It’s been an up and down harvest so far for many farmers as they watch their yield monitors reach some thrilling highs and dip to extreme lows, often within the same field.
And that could keep the markets on edge this fall as traders try to untangle it all, just like farmers dealing with downed corn issues. USDA releases its monthly production and supply and demand estimates Oct. 12.
“Part of what’s keeping the market honest is we just don’t have a definitive trend on yields,” Randy Martinson, of Martinson Ag Risk Management, told FarmWeek. “We continue to see extreme variability.
“Test weight on corn is 5-7% below normal,” he noted. “Rapid dry down and disease pressure continues to put downward pressure on production.”
USDA raised its national yield estimates from August to September by 1.7 bushels per acre for corn, to an average of 176.3, and by .6 of a bushel per acre for beans, to an average of 50.6.
“It is no surprise that yields vary considerably across the Corn Belt, given the mixed growing conditions we experienced,” said Karl Setzer, AgriVisor commodity risk analyst.
“For the most part, farmers seem to be surprised with their yields,” he continued. “But this could easily change as we move into other parts of the Corn Belt, mainly areas that were heavily stressed during the growing season.”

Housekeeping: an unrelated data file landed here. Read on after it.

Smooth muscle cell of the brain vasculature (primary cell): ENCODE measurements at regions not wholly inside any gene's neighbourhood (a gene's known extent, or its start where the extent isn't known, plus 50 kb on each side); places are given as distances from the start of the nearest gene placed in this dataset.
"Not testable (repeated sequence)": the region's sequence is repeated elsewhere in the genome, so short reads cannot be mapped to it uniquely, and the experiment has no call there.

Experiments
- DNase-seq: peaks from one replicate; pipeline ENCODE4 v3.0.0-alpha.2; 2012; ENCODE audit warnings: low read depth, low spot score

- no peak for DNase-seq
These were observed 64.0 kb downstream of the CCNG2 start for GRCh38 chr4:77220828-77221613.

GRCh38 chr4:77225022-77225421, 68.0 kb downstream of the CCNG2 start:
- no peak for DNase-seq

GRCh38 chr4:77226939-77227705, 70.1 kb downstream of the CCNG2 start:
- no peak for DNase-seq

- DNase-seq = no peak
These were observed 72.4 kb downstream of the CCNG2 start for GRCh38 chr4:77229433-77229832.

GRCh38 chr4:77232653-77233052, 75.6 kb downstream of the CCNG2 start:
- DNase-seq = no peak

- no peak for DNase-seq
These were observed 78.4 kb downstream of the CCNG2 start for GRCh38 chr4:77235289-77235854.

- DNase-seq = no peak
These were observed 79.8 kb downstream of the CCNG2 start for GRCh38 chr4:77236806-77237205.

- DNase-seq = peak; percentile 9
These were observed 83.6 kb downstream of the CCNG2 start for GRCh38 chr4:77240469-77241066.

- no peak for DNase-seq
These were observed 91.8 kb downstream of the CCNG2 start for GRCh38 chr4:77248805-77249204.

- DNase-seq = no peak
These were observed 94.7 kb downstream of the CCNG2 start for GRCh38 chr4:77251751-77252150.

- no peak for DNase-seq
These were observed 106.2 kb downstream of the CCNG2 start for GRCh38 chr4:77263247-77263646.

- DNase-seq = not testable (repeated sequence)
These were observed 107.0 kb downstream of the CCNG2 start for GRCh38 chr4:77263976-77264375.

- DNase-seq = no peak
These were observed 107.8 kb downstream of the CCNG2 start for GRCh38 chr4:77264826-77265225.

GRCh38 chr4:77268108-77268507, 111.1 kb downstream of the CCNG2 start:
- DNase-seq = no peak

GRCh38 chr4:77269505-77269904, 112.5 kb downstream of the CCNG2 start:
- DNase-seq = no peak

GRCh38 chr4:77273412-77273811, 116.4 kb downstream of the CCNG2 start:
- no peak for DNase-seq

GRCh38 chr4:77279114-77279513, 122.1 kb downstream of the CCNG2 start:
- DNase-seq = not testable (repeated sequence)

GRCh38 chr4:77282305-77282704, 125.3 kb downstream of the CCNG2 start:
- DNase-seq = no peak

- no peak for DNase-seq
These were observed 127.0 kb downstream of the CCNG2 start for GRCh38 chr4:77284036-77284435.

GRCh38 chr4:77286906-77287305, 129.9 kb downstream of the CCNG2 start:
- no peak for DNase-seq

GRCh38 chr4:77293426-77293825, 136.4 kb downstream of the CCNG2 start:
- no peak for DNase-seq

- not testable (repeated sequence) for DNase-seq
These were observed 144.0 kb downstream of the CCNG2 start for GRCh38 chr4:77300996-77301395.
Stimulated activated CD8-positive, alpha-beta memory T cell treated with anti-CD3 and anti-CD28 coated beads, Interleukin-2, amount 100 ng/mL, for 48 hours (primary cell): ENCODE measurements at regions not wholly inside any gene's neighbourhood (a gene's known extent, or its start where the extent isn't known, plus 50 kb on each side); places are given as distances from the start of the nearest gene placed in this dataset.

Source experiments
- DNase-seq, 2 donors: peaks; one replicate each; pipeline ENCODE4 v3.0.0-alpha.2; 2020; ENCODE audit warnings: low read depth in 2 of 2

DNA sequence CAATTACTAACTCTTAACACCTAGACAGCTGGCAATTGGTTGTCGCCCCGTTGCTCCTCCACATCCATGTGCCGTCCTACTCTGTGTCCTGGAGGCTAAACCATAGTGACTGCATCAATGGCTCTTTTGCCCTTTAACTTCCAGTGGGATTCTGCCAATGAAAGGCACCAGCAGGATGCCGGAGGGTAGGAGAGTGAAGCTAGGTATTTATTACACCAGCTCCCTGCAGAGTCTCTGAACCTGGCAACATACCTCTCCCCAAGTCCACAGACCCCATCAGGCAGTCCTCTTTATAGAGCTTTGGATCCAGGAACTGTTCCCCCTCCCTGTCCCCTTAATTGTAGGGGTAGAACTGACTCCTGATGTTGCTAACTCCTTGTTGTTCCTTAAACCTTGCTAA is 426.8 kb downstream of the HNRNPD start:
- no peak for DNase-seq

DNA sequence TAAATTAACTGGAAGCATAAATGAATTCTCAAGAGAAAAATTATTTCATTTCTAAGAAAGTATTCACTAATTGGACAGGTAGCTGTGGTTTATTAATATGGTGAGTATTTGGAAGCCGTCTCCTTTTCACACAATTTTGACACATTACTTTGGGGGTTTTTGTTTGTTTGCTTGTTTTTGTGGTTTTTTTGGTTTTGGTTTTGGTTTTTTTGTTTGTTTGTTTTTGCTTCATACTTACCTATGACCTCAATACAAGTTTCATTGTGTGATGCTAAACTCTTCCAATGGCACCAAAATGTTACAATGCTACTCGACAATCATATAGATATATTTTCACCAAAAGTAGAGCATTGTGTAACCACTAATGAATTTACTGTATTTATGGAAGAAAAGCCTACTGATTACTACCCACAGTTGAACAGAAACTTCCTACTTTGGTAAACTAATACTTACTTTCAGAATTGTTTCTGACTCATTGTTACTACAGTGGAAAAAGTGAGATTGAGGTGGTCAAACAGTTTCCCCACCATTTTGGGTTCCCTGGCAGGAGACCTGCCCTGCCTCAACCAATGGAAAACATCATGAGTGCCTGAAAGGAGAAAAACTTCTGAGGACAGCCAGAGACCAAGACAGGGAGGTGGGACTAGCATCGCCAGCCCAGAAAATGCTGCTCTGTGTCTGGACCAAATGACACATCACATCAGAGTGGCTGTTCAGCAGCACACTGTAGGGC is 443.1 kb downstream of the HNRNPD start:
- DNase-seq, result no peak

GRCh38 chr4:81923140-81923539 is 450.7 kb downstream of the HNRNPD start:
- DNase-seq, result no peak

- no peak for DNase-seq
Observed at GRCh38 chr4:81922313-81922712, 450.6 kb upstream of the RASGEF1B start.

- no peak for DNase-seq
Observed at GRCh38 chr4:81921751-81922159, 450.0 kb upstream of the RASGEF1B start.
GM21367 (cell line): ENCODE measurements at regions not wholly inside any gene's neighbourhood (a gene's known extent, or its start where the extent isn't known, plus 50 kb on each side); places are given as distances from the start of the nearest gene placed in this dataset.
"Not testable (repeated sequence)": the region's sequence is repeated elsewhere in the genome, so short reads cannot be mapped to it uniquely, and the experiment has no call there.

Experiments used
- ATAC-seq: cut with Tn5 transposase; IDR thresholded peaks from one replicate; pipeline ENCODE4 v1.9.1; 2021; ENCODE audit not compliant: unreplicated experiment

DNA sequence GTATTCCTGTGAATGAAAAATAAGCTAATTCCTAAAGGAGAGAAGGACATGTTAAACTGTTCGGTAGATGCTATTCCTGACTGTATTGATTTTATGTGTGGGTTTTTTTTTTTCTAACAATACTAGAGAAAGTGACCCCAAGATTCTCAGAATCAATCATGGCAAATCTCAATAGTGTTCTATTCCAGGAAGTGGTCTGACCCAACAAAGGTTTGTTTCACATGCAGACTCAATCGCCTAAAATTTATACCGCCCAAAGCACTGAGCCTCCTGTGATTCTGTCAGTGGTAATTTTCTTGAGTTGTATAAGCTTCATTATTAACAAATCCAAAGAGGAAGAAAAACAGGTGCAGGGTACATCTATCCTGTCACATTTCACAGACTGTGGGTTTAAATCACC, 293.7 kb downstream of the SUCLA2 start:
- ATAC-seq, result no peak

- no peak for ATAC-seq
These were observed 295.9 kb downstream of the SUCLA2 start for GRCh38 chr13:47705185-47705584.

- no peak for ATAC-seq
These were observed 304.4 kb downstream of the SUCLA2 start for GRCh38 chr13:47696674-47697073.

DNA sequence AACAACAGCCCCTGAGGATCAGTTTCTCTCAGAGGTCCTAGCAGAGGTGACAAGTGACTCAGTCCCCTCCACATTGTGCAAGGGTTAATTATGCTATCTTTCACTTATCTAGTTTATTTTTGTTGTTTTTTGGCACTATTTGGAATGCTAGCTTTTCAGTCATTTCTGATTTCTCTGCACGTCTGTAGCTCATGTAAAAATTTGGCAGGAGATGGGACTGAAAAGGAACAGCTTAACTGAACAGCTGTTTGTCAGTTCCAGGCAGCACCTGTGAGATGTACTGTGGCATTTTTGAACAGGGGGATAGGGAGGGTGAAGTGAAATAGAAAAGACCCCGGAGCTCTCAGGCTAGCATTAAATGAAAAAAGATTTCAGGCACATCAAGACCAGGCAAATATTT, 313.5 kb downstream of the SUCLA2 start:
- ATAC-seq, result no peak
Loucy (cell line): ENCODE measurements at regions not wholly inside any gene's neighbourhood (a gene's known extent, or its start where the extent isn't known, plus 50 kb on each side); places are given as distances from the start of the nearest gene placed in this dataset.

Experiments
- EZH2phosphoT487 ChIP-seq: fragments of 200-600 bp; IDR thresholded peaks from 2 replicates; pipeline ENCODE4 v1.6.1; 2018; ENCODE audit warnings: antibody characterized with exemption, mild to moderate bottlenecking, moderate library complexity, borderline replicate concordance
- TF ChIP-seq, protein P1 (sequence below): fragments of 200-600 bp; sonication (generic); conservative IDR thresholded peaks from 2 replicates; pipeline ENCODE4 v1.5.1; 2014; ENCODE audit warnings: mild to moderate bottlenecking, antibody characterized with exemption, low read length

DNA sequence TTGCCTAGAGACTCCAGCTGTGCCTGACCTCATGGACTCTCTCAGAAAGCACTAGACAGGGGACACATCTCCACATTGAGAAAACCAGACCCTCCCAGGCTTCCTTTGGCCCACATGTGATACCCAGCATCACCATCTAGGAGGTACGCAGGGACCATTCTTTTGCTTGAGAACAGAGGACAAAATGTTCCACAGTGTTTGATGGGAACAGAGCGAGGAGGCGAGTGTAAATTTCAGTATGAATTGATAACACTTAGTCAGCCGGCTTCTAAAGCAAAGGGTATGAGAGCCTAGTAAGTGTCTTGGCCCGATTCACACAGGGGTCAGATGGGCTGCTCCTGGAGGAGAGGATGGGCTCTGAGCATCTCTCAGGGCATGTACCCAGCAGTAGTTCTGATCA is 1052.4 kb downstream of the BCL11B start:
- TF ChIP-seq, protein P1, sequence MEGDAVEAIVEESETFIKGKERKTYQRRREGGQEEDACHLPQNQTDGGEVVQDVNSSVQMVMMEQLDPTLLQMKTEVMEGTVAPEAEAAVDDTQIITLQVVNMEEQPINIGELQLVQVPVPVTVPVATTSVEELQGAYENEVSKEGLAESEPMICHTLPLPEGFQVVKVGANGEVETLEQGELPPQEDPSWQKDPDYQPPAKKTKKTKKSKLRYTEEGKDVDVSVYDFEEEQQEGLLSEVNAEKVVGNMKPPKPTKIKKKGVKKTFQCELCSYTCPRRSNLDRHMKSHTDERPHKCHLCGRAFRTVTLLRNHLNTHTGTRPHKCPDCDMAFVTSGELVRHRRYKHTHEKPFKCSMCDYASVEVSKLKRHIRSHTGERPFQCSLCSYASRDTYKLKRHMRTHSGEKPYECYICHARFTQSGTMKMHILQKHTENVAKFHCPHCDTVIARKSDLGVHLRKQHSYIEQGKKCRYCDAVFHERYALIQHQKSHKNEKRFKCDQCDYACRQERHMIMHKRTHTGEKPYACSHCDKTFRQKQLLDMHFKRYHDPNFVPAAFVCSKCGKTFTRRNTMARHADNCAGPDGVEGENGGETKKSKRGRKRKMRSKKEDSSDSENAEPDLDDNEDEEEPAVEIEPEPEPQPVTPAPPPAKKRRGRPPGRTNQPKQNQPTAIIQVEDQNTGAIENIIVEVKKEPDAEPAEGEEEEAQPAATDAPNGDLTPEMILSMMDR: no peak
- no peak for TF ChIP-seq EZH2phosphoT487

Chris Edgington, newly-elected president of the National Corn Growers Association, said his farm went from drought conditions most of the summer to near normal rainfall for the season after 9-12 inches of rain pounded his area in north central Iowa Aug. 27.
“It was a crazy growing year for us,” Edgington said. “Soybeans could be an above average crop, if you didn’t get white mold, and corn is all over the board, with 100 to 150-bushel (yield) ranges.”
Brent Clair, FarmWeek CropWatcher from Adams County, reported yield ranges in his area so far this season vary from 50 to 250 bushels per acre for corn and from 30 to 90 bushels for beans.
“Try to make sense of that,” he said.
This as harvest moved at an above-average clip, prior to rains in some areas the first full week of the month. Illinois farmers harvested 41% of corn (9 points ahead of the average pace) and 32% of soybeans (7 points above average) as of Oct. 4 following a two-week stretch in which they combined 30% of corn and 31% of beans in the state from Sept. 20 to Oct. 4.
The rapid harvest pace and crop dry down was due in part to a dry September, which averaged 2.38 inches of moisture, nearly an inch below normal, across the state.
Very dry conditions last month added to existing precipitation deficits in northern Illinois, according to the Illinois State Water Survey. The portion of the state in severe drought subsequently expanded to nearly 9% to start the month, which was the highest percentage in that category since the fall of 2013.
The statewide temperature last month averaged 69.4 degrees, 2.6 degrees above average, state climatologist Trent Ford reported.